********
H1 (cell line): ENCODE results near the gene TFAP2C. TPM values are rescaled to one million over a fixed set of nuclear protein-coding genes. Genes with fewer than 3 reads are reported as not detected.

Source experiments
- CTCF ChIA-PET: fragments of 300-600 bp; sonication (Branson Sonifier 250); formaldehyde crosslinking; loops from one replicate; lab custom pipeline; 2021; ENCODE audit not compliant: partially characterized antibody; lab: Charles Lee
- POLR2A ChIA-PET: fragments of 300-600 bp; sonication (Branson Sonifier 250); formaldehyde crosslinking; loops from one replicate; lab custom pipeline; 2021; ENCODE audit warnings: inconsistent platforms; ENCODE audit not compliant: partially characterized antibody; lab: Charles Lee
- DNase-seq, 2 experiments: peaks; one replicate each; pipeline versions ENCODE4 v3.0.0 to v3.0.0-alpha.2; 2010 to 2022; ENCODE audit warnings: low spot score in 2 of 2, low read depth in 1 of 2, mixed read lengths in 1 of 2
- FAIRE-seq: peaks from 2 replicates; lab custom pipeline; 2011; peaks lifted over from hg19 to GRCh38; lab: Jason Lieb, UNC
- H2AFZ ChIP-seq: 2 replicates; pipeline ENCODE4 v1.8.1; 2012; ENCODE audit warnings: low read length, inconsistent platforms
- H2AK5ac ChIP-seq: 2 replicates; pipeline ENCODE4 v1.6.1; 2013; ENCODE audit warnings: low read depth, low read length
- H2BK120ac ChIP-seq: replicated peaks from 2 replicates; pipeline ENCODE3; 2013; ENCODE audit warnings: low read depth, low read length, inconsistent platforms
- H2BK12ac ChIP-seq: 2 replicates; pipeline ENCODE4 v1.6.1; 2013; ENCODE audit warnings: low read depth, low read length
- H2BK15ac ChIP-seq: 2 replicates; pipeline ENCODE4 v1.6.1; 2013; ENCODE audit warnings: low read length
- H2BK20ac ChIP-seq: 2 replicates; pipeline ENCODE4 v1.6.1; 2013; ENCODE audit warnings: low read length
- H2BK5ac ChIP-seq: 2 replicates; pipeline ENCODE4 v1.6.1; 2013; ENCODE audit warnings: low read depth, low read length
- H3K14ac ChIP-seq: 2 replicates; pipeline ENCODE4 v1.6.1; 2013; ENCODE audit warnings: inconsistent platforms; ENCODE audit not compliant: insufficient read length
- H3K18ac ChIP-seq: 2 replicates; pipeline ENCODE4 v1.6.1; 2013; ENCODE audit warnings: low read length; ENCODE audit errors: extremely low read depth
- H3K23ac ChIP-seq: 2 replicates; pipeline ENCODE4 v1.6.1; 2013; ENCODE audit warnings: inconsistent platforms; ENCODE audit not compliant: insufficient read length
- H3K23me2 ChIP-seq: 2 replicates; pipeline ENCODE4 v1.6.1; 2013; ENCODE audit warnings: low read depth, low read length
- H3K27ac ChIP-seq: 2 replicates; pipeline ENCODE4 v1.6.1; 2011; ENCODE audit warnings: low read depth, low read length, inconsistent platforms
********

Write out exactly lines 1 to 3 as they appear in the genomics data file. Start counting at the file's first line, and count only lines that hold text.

H1 (cell line): ENCODE results near the gene TFAP2C. TPM values are rescaled to one million over a fixed set of nuclear protein-coding genes. Genes with fewer than 3 reads are reported as not detected.

Source experiments
- CTCF ChIA-PET: fragments of 300-600 bp; sonication (Branson Sonifier 250); formaldehyde crosslinking; loops from one replicate; lab custom pipeline; 2021; ENCODE audit not compliant: partially characterized antibody; lab: Charles Lee